Bustani served the remainder of the term, but did not seek re-election. Even though she didn’t pursue a longer career in politics, her presence in Parliament continues to carry symbolic weight. “I didn’t stay long in the Parliament, because politics is tiresome and useless. But it was important for me to step in after my father’s death, and furthermore, it was the first time that a woman played such an important role in the political arena,” Bustani told OLJ. “My entrance to this masculine world was very nice. It was an interesting time, but I no longer wanted to be part of the political life. I believe that my presence in Parliament was very interesting for women, but I wasn’t made for this life.”

During her time in Parliament, Bustani focused on working within the parliamentary committee on education. Today, she is no longer involved in politics, but is an accomplished businesswoman and runs the family-owned Al-Bustan Hotel in Beit Mery. She has an immense passion for the arts and music and established the prestigious Al-Bustan International Festival in 1994. She is also an active member of numerous civil associations.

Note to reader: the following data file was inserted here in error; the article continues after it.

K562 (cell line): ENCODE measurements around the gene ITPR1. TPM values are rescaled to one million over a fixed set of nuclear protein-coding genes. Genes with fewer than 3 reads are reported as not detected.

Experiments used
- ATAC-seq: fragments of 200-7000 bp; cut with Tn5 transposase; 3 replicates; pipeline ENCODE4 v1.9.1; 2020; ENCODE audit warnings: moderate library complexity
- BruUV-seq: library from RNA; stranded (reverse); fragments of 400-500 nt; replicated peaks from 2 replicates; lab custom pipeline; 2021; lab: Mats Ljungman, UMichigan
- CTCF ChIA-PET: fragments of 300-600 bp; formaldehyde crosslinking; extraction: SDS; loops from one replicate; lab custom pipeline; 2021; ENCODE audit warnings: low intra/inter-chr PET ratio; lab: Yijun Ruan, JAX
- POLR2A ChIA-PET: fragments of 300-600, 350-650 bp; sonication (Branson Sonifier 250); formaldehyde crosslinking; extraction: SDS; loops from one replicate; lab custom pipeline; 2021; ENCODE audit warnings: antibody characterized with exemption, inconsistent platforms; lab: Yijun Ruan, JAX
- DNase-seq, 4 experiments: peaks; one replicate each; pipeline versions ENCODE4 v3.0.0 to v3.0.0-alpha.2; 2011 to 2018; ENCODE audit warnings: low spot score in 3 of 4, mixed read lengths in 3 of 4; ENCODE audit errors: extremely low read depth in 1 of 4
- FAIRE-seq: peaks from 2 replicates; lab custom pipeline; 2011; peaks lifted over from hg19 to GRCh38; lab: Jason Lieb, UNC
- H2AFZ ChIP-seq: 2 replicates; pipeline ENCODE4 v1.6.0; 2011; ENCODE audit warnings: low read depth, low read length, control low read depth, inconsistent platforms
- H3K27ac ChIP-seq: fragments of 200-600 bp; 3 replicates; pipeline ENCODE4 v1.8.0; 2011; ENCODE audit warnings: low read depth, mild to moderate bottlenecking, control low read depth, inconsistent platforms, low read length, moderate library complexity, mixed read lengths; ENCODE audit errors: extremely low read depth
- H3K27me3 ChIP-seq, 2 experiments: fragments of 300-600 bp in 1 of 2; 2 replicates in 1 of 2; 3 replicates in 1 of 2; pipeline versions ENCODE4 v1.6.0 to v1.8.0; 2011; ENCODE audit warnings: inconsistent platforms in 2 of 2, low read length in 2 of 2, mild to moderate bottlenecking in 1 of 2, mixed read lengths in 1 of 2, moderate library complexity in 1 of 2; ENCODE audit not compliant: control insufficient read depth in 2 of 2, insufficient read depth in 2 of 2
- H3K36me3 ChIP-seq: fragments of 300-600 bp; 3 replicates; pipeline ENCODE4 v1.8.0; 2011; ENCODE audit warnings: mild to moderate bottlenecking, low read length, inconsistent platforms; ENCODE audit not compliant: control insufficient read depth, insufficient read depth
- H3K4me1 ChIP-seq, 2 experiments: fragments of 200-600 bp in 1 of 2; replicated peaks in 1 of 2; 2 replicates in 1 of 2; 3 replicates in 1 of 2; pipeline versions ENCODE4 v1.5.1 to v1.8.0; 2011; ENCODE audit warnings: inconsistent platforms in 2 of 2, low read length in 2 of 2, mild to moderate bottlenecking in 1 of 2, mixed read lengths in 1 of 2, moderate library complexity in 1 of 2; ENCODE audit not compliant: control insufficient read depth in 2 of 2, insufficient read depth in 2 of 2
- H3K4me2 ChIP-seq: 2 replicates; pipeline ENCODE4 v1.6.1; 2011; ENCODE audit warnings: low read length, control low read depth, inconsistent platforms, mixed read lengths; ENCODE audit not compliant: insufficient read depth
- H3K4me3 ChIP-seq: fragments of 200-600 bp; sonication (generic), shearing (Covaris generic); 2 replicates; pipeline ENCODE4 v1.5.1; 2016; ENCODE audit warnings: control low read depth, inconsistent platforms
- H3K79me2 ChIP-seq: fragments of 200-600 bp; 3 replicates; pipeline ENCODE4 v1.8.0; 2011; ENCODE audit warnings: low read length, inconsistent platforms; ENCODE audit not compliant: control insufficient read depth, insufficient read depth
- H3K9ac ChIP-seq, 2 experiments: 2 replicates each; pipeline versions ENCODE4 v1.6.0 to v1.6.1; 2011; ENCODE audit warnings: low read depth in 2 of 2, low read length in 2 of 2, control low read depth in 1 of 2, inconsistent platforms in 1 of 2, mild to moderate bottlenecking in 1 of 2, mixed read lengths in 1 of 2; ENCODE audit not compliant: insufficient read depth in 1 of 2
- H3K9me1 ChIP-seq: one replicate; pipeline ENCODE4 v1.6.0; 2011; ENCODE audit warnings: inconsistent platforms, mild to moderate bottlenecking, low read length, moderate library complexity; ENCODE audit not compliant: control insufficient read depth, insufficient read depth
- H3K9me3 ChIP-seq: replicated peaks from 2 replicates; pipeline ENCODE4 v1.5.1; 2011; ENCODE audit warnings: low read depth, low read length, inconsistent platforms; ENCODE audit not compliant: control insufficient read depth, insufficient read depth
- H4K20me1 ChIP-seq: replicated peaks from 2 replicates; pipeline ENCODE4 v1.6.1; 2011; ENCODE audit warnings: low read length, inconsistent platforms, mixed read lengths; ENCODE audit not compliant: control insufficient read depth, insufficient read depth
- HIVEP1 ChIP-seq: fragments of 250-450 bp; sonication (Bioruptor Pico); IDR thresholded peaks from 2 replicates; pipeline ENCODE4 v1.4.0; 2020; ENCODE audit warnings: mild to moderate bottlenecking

Nohad Soueid: The Rock of Jbeil

In 1965, Nohad Germanos was a 32–year–old widow and mother of six children between 6 months and 12 years old. After her husband, Antoun Soueid, passed away, she stood as a candidate in the by-election to fill his seat in Jbeil, but was opposed by the notorious Raymond Edde, who won the election. “Nohad Soueid is originally from Aqoura (a remote area in Jbeil). When she decided to run for elections after her husband’s death, she had the electoral voices of the two decisive communities in Jbeil: Aqoura and Qartaba, the latter being her husband’s native town. She announced her candidacy to the Legislatives in 1965, wearing a black head veil, looking like a Sicilian widow. She was the first woman in Lebanon to stand up against Raymond Edde,” says her son and ex-parliament member Fares Soueid.